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Indo-Americans laud India for disallowing mining of “sacred” mountain in Orissa

August 25, 2010
ANI

Indo-Americans have applauded India for reportedly rejecting bauxite mining by multinational company in remote tribal area of Orissa, which the environmentalists had described as devastating to the area environment and tribes considered sacred.

Noted Indo-American statesman Rajan Zed, in a statement in Nevada (USA) today, said that Government of India apparently took into consideration the concerns of the tribes living in the area and issues raised by environmentalists involved and it should be commended for that.

Rajan Zed, who is the Chairperson of Indo-American Leadership Confederation, pointed out that it seemed that issues like sacredness of the mountain, disturbance of lifestyle and tradition of the tribes, affect on ecosystems-water sources-wildlife-water pollution-displacement-deforestation-endangered species, etc., outweighed the financial interests of the miner Vedanta.

Niyamgiri Hill range, where the bauxite extraction was planned, is reportedly considered sacred by the Dongria Kondh tribe.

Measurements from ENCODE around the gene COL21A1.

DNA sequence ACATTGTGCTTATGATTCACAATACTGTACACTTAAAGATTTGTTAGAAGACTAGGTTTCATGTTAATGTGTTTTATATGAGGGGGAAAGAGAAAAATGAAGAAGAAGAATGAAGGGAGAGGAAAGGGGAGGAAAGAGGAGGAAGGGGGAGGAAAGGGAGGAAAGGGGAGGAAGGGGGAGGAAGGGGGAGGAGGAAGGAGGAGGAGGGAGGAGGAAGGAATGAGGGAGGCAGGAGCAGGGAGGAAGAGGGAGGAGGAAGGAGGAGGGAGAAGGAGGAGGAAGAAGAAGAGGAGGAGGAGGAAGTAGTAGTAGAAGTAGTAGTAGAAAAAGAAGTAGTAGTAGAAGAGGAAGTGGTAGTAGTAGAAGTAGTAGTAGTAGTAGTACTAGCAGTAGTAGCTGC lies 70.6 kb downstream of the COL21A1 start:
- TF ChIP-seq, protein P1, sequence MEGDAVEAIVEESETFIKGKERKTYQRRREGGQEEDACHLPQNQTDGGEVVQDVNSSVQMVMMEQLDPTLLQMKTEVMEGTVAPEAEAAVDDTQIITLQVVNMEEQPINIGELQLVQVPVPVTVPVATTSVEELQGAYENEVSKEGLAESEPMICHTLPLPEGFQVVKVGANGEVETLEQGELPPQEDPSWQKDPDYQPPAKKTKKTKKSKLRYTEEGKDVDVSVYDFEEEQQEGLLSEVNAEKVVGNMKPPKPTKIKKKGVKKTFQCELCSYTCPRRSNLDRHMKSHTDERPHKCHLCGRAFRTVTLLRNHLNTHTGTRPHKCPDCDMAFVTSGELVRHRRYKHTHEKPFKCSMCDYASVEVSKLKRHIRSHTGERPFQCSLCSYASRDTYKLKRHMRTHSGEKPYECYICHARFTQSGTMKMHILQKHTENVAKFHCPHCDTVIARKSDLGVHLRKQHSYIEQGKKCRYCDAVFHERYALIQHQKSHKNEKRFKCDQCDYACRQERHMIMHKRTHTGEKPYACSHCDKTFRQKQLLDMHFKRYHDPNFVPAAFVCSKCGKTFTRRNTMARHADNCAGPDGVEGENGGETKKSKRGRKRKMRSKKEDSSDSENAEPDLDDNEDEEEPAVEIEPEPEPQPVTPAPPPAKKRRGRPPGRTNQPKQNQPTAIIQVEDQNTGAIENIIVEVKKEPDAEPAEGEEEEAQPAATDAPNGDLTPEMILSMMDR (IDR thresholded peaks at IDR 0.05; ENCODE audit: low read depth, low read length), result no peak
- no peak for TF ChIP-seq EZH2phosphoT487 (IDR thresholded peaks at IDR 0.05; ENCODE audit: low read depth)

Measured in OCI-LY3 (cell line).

Vedanta had reportedly proposed a 2.7-billion-dollar investment in the area. Survival International led the campaign against mining and parallelized the plight of Dongria Kondh to the Na'vi tribe in blockbuster "Avatar" (James Cameron). Celebrities like actress Joanna Lumley (Absolutely Fabulous), activist Bianca Jagger, BAFTA winner actor-comedian Michael Palin (A Fish Called Wanda), etc., reportedly voiced against the proposed mining project. Church of England reportedly sold its shares in Vedanta in view of inconsistency with its investment policy. (ANI)

 

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